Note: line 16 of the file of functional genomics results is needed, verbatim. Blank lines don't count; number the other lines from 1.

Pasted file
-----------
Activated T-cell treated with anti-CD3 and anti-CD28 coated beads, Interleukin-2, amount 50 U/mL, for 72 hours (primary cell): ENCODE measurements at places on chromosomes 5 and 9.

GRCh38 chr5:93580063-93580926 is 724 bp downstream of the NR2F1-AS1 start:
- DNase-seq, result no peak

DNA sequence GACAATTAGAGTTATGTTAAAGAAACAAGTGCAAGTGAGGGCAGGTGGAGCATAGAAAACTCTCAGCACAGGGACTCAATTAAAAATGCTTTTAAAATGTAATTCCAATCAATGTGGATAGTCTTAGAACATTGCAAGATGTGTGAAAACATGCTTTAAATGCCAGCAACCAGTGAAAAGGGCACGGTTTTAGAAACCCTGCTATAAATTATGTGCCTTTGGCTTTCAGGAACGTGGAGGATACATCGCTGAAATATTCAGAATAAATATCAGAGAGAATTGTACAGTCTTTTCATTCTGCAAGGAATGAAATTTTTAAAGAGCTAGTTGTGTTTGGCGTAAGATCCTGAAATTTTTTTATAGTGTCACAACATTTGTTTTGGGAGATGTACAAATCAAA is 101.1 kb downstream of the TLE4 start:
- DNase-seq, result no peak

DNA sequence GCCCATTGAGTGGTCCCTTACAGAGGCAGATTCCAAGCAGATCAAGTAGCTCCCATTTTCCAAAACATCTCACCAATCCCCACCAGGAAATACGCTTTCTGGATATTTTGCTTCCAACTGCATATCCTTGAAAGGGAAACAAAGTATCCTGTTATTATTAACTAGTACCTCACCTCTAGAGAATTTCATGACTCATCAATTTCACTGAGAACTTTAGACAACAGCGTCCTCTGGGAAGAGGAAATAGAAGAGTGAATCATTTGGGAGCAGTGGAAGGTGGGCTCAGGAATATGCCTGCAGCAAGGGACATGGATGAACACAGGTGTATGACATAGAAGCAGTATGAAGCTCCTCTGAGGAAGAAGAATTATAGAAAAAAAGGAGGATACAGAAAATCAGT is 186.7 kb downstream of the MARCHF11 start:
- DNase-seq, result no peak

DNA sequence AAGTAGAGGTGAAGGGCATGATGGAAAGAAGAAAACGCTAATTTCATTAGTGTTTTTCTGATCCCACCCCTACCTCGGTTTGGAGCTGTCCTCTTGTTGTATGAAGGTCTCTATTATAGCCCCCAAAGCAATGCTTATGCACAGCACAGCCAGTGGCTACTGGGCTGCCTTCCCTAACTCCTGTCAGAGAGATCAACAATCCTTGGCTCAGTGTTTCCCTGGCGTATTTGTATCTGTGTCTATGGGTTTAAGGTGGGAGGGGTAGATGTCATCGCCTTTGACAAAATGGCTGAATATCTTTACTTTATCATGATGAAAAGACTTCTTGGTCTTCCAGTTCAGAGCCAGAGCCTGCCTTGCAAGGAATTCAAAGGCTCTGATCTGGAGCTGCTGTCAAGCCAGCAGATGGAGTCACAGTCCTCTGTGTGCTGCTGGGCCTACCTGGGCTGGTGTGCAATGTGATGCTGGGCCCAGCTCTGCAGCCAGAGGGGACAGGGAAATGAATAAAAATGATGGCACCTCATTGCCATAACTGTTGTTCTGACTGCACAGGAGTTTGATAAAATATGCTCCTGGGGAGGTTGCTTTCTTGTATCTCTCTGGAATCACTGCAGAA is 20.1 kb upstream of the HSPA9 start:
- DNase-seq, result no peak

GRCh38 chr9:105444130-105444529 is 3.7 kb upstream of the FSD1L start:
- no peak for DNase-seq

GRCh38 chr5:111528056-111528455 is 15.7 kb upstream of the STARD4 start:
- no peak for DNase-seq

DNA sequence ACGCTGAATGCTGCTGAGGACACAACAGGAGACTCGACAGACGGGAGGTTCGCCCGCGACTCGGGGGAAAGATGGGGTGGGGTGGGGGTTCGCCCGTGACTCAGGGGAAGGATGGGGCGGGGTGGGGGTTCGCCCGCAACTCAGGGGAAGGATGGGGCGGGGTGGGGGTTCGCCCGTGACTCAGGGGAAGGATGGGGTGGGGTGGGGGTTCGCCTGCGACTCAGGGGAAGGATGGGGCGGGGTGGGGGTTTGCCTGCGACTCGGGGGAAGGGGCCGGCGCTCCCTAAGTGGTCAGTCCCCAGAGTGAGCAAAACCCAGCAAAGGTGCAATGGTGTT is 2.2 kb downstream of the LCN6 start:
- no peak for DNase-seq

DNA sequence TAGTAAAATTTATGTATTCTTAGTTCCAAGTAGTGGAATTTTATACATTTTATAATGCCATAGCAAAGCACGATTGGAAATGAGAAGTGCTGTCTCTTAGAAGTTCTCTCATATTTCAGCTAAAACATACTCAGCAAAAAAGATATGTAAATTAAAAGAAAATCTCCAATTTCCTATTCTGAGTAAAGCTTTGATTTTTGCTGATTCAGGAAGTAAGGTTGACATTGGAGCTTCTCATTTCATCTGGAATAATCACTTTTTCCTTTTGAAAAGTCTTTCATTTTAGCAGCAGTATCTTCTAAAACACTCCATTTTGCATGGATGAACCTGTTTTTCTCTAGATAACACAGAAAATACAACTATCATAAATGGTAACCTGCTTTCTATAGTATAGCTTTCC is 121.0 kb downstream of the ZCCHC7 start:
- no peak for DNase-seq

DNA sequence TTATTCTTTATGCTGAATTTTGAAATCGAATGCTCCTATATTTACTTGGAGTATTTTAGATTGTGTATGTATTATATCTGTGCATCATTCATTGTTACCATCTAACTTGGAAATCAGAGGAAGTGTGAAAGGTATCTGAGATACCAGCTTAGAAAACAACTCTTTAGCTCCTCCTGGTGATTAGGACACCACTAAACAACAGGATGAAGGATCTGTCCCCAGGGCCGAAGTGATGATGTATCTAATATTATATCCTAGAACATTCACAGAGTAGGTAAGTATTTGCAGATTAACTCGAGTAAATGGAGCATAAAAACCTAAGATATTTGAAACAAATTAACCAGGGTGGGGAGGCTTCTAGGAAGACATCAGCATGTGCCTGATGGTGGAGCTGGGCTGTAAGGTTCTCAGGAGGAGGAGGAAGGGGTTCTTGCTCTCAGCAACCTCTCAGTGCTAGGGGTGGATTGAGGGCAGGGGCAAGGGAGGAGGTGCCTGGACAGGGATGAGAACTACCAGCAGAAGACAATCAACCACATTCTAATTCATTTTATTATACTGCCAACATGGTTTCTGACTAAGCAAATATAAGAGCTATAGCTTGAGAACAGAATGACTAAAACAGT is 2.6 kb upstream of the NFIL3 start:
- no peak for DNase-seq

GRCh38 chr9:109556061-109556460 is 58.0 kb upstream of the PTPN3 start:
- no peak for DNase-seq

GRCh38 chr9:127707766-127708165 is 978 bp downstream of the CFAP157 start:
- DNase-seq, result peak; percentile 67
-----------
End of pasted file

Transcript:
DNA sequence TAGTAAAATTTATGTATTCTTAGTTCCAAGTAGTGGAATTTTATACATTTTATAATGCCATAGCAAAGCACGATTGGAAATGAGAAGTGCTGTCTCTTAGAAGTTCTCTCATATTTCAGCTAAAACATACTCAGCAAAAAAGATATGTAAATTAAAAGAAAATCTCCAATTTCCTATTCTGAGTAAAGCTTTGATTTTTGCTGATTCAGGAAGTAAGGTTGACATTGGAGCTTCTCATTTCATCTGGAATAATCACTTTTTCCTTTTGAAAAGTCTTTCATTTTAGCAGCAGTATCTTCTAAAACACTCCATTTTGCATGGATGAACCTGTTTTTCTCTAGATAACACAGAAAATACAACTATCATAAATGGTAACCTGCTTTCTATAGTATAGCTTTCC is 121.0 kb downstream of the ZCCHC7 start: